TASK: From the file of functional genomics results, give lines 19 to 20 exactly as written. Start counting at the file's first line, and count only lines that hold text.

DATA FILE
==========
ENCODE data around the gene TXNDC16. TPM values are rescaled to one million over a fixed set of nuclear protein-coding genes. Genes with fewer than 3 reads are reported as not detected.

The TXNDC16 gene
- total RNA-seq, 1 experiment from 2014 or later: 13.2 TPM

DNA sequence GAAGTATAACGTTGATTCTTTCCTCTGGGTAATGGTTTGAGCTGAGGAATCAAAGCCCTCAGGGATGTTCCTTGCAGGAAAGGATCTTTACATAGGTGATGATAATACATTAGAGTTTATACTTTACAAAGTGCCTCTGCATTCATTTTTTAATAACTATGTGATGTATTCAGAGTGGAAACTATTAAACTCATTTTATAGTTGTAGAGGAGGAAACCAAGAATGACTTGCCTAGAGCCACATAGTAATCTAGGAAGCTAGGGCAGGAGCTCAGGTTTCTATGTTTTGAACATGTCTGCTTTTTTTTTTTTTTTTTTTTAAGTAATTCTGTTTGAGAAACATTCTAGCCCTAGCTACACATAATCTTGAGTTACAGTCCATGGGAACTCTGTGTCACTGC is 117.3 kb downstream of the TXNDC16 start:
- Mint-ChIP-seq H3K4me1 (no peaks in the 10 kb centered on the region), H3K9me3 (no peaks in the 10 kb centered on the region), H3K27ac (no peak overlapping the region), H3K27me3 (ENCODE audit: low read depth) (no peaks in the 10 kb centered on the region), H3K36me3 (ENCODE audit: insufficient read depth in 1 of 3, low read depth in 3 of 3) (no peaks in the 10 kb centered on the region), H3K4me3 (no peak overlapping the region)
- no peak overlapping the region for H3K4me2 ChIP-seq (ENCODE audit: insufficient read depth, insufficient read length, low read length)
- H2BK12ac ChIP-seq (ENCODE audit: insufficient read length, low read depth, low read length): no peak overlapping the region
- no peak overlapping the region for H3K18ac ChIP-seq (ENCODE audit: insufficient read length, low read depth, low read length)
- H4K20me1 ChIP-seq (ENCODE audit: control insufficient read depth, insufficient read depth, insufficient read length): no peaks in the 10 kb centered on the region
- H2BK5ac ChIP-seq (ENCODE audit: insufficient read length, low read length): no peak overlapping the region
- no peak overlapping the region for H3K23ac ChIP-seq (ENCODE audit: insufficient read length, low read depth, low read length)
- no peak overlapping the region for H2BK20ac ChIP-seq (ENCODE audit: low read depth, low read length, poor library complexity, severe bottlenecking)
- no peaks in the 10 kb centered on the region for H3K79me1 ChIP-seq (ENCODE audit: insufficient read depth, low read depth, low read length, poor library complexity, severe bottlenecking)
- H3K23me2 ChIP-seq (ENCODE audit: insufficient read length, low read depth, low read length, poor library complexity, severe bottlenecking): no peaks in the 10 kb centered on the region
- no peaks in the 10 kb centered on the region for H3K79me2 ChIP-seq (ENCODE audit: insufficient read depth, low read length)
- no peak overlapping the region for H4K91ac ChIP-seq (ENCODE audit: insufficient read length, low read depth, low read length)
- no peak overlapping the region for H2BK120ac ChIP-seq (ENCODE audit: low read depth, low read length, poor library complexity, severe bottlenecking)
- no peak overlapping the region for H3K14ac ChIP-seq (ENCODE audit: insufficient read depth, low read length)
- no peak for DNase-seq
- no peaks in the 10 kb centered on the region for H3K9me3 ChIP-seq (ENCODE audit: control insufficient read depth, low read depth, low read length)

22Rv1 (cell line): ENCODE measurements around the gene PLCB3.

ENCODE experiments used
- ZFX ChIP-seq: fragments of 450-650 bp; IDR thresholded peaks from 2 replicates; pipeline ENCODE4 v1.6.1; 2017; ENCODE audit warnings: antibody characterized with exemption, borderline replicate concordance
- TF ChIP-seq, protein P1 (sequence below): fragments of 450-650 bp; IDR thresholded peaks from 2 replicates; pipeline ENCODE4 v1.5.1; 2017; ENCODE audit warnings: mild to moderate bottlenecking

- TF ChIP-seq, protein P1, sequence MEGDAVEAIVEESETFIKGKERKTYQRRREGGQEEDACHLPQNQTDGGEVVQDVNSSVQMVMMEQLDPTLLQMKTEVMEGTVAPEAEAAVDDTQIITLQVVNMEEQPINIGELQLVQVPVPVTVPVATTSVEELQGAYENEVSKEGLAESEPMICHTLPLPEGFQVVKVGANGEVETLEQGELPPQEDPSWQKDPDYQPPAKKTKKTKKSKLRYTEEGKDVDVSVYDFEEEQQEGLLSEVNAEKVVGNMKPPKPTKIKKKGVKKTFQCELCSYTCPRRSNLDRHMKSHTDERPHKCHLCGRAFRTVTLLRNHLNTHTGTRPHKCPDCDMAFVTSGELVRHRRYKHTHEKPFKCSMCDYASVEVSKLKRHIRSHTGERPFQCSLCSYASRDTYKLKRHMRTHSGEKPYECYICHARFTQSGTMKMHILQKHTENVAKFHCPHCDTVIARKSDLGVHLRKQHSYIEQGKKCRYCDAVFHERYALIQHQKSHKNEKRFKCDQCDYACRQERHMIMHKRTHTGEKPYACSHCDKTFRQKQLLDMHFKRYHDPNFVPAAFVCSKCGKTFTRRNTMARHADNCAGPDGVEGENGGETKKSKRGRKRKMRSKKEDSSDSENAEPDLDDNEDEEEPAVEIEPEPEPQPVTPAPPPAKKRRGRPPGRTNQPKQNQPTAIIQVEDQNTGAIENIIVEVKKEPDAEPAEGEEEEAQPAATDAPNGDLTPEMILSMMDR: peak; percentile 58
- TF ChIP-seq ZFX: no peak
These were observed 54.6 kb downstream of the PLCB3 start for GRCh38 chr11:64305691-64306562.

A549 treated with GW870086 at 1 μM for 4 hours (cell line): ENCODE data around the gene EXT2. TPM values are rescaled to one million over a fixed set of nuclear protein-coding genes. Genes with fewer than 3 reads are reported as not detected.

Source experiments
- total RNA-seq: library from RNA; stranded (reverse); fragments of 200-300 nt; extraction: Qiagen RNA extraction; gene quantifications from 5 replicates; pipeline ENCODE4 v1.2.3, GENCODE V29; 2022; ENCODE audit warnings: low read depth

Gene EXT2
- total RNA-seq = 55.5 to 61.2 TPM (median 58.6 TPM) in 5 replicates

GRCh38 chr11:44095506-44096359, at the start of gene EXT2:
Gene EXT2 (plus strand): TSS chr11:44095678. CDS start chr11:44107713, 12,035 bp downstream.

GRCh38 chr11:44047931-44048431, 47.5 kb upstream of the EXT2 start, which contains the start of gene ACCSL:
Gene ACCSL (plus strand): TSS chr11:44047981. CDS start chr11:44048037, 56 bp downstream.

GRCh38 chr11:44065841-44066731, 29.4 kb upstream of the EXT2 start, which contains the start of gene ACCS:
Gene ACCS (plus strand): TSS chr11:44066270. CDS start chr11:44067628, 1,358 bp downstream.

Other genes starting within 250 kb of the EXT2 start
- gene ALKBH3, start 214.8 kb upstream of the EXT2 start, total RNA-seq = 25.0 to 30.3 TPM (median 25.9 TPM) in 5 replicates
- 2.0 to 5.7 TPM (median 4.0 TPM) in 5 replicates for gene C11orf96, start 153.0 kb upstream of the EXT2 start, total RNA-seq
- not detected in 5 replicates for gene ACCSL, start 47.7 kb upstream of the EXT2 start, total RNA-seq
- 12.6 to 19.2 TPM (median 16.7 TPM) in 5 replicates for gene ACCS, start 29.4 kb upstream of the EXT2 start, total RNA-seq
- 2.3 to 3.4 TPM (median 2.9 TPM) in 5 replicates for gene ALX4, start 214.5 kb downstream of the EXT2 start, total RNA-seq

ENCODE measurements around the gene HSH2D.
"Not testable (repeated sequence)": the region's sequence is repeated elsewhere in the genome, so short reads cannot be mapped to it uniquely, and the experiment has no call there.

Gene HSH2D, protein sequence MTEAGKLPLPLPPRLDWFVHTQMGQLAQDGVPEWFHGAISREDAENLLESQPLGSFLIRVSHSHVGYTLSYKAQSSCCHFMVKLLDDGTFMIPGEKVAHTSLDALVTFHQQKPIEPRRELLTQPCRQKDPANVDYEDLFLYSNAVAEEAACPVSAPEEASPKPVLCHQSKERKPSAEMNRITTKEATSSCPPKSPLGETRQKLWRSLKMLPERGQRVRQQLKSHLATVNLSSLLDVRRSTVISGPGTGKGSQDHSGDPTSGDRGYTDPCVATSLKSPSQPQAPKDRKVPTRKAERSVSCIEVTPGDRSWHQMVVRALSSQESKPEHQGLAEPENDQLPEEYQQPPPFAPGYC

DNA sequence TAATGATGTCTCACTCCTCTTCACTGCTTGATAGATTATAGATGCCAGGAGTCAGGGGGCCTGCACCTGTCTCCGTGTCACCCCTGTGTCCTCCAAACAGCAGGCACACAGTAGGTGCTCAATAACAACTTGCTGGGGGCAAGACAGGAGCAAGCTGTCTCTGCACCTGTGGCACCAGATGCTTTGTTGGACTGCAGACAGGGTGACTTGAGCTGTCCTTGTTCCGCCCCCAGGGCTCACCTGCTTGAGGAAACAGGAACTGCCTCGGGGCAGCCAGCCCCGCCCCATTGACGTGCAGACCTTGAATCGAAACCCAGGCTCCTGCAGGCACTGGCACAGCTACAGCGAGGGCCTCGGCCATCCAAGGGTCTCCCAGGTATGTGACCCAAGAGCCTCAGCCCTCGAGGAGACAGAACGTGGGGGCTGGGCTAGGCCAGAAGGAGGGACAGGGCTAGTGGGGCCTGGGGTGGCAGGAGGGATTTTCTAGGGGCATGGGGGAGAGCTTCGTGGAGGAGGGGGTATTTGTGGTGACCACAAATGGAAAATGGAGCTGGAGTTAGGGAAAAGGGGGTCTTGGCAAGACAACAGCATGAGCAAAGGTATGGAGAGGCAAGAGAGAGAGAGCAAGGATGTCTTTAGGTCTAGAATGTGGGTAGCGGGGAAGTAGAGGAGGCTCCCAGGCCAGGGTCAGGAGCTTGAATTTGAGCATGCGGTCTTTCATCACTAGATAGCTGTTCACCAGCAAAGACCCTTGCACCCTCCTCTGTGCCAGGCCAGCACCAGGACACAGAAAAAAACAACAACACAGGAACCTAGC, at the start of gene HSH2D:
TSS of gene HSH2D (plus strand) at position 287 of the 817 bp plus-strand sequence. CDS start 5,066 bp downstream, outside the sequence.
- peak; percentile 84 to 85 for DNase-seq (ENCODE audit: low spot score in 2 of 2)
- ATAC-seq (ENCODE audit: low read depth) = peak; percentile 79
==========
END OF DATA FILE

- no peak for DNase-seq
- no peaks in the 10 kb centered on the region for H3K9me3 ChIP-seq (ENCODE audit: control insufficient read depth, low read depth, low read length)